Minister for Climate Change and Sustainability
The Honourable Kate Jones
Friday, January 28, 2011
Test results have confirmed Oxley Creek in Brisbane’s southern suburbs has suffered a major blow as result of massive flooding in the area.
Climate Change and Sustainability Minister Kate Jones said water quality results showed very high levels of enterococci, an indicator of faecal contamination as a result of sewerage overflow.
“Queensland Urban Utilities Oxley Sewage Treatment plant suffered major damage in recent flooding with significant impacts on its treatment capacity,” Ms Jones said.
“Test results show levels of enterococci just downstream of the sewage plant at Oxley Creek Common are over 250 times higher than typical levels.
“This is a devastating result for the people who have worked so hard to build the resilience of this iconic local waterway.”
Queensland Health has reiterated its advice that, due to the sewage contamination, the community should take all precautions to avoid any contact with this water.
Queensland Health advise that until the sewage treatment infrastructure is repaired and the disinfection processes are restored at the sewage treatment plant, the contamination of the creek and risk to human health will continue to remain high.
Healthy Waterways CEO Peter Schneider said the sewage contamination will limit recreational opportunities to the waterways of South East Queensland including Oxley Creek.
“With lower dissolved oxygen in the water, the likelihood of fish kills is increased,” he said.
“We can also expect to see high levels of nutrients resulting in algal blooms and following these blooms we are likely to see ongoing impacts to the health of the riverine environment.”
Ms Jones said the environmental damage of the floods was so frustrating in an area where the local community had worked so hard to improve and care for the Oxley Creek catchment.
“Oxley Creek has been the subject of intense restoration efforts over recent years, and the fantastic efforts of the Oxley Creek Catchment Association were recognised with the 2009 National Riverprize award.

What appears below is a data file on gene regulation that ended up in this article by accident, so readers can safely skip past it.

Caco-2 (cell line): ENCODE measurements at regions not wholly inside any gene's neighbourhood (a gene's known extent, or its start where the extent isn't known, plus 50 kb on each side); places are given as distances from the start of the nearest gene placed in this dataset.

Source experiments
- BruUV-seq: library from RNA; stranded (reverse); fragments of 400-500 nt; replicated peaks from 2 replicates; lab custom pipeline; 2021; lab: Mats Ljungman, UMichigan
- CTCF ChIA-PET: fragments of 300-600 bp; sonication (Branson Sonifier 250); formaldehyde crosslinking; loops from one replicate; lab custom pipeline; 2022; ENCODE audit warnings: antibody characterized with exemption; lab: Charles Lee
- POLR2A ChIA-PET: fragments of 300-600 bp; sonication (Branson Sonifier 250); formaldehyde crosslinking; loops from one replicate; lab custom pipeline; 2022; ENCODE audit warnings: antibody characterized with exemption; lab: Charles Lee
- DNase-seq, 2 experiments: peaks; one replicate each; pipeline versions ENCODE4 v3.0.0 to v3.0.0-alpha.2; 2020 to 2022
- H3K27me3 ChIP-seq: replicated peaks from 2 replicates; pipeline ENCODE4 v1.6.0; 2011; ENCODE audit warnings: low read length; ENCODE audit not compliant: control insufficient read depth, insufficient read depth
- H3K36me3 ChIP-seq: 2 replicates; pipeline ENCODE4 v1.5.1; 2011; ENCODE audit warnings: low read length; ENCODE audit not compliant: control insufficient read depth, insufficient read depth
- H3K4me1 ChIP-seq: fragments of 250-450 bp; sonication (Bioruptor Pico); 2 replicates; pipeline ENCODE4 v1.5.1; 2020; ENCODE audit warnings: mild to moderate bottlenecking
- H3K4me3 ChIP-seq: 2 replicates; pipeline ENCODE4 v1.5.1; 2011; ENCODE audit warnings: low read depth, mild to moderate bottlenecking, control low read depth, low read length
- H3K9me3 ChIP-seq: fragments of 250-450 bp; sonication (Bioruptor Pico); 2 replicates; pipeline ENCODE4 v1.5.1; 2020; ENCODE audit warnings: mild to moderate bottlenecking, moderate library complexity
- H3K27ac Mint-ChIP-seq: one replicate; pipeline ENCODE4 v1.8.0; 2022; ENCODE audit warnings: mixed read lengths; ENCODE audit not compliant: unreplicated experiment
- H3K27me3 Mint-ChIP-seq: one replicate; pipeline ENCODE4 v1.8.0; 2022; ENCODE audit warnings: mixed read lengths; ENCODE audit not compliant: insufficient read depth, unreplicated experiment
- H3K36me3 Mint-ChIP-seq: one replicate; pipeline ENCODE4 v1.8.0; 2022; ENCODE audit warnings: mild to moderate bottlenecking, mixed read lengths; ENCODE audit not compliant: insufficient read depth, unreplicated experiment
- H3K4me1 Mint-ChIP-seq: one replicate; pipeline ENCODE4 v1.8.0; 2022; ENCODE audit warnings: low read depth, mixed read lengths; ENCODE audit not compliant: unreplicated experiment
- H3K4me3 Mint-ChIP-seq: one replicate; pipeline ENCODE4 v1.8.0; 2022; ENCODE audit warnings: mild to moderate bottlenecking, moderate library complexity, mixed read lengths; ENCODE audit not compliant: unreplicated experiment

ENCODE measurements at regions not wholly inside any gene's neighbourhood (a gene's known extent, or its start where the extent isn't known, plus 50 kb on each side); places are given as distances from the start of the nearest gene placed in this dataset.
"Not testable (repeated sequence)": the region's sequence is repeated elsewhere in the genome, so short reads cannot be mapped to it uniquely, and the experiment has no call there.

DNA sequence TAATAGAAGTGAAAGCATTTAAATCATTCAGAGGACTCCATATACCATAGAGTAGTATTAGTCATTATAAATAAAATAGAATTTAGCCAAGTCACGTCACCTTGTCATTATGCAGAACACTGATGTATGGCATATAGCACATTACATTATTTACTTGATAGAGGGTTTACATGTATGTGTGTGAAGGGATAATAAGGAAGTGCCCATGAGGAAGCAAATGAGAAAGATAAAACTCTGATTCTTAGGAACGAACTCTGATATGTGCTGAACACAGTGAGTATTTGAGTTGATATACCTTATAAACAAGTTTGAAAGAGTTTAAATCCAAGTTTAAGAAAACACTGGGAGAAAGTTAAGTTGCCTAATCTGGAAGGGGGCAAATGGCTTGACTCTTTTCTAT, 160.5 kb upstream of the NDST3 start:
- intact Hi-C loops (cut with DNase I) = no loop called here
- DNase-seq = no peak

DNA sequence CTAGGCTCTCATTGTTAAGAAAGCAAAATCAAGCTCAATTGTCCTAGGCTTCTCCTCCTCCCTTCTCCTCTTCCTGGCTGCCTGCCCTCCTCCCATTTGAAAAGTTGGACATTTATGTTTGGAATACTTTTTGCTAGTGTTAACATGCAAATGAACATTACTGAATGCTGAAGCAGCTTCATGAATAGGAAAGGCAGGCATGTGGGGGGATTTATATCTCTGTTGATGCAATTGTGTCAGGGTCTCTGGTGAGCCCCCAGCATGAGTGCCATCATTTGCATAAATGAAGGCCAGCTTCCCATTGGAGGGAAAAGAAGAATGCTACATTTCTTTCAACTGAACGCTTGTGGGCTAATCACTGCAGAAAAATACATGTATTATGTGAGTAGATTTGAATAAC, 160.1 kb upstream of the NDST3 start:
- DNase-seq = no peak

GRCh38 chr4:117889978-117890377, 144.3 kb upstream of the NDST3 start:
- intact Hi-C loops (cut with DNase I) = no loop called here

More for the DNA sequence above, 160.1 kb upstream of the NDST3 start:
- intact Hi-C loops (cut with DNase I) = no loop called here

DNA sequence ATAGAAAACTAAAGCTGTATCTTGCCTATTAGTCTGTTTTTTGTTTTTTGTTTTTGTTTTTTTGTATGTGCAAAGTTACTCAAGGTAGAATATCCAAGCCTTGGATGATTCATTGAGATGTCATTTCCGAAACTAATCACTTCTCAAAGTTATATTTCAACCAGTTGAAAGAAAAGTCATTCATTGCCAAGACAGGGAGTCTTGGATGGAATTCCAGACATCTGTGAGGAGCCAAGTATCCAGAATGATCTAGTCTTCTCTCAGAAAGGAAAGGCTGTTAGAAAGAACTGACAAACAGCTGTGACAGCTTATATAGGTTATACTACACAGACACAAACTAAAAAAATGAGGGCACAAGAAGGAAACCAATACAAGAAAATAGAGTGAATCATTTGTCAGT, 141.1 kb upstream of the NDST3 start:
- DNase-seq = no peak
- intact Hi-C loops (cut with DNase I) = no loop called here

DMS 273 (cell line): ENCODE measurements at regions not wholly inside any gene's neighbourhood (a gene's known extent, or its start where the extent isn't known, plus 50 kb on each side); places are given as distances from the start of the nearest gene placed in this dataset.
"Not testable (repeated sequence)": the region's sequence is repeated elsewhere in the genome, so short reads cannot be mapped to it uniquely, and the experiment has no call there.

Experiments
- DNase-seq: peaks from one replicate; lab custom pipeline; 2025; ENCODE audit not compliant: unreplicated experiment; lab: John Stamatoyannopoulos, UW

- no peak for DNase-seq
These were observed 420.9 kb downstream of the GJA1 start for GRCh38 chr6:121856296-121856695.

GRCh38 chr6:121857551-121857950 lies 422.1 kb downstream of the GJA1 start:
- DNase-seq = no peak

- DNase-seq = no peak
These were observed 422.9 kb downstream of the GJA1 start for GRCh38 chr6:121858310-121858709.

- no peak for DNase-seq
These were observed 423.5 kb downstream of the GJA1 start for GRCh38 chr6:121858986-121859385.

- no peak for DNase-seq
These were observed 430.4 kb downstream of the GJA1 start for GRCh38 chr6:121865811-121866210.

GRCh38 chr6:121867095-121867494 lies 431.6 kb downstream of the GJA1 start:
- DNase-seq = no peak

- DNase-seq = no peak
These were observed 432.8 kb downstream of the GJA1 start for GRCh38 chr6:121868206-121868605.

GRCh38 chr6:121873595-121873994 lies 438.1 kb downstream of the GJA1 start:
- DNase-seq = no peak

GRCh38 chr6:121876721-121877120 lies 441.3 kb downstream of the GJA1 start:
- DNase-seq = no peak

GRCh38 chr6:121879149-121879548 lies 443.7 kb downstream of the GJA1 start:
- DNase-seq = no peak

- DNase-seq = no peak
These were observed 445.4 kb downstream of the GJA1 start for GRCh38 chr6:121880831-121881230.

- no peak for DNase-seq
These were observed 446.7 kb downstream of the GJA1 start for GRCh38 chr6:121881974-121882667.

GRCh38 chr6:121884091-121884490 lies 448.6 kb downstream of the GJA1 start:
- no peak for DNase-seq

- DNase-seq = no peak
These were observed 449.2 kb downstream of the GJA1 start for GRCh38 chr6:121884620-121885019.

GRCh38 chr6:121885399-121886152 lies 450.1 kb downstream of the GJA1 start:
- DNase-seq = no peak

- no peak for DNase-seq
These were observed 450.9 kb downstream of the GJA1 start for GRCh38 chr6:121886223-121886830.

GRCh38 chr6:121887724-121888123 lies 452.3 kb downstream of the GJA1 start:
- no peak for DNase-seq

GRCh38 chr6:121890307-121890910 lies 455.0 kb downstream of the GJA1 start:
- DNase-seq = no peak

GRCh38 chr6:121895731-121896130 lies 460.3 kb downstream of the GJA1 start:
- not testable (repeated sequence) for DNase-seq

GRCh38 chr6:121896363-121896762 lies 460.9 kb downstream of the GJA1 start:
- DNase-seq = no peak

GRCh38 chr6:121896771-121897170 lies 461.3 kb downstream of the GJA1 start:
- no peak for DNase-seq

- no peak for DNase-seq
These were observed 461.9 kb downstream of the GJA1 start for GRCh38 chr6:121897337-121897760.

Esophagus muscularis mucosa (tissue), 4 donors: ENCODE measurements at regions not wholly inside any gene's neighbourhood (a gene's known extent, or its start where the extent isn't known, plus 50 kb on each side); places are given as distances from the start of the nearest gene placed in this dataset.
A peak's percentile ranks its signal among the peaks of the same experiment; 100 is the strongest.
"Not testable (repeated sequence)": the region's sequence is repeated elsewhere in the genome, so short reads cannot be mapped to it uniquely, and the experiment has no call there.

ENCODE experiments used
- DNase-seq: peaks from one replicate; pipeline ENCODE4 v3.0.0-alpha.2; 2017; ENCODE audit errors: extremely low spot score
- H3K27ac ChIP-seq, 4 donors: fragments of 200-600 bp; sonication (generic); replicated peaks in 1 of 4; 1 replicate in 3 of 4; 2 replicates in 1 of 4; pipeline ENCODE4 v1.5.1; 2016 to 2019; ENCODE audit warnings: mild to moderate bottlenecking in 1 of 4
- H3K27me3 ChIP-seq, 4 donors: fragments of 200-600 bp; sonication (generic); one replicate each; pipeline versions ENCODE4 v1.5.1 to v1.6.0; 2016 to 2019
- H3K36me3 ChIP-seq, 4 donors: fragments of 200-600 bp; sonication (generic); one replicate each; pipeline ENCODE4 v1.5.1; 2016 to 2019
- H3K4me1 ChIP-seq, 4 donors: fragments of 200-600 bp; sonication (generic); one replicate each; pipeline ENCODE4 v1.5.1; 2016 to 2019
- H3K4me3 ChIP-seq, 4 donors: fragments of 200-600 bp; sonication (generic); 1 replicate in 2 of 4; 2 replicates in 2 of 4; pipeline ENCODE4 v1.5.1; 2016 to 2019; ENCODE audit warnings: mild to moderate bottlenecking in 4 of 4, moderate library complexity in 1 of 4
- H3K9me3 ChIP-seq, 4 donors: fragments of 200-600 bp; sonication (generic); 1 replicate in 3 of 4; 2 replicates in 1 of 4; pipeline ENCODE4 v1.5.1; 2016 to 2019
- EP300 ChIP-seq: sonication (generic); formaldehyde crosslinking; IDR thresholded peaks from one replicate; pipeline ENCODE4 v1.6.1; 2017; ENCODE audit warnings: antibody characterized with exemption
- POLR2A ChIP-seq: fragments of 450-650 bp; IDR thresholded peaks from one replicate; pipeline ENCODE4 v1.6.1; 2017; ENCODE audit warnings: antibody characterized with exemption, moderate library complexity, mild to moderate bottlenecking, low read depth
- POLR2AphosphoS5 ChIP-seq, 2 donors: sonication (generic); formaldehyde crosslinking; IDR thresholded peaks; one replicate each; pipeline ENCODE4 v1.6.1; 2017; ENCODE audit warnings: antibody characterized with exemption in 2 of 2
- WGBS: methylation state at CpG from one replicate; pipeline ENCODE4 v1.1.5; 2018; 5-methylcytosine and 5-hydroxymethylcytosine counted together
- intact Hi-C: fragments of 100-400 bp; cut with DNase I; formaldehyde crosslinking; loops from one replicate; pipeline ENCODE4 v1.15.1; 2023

“All that work has built up the resilience of this waterway for major events, but the impact of the recent flooding and the sewerage overflow is significant.
“DERM is conducting a detailed water quality monitoring program in the Oxley Creek area and the results of further tests, including for pesticides, chemicals and other substances are expected in the coming week.”
Director-General of the Department of Environment and Resource Management John Bradley said a comprehensive cleanup and recovery program will be commencing in Brisbane waterways including the Oxley Creek, Blunder Creek and Stable Swamp Creek.
“We have seen an early focus on key sites where industrial containers and potential sources of chemical contamination have collected as flood debris but we are now working with a number of agencies on the systematic cleanup of these waterways.”
Mr Bradley said QUU would soon submit a program of works to DERM to return the Sewage Treatment Plant to normal operating levels but it may be up to 3 months before the plant is fully complying with its normal licence conditions.
“While QUU is working as quickly as possible to get disinfection back online at minimum, the plant is currently providing no secondary or tertiary treatment.”
“We will continue to keep the community up to date as we work through this process with Brisbane City Council and QUU.”
Oxley Creek is a major tributary of the Brisbane River, running through many Brisbane suburbs. The suburbs most affected are those downstream of the sewage treatment plant. Oxley Creek plays an important role in the local ecosystem, providing riparian conservation, bird habitat as well as usually maintaining the quality of Brisbane River and the Bay.
Original Qld Govt media statement can be found here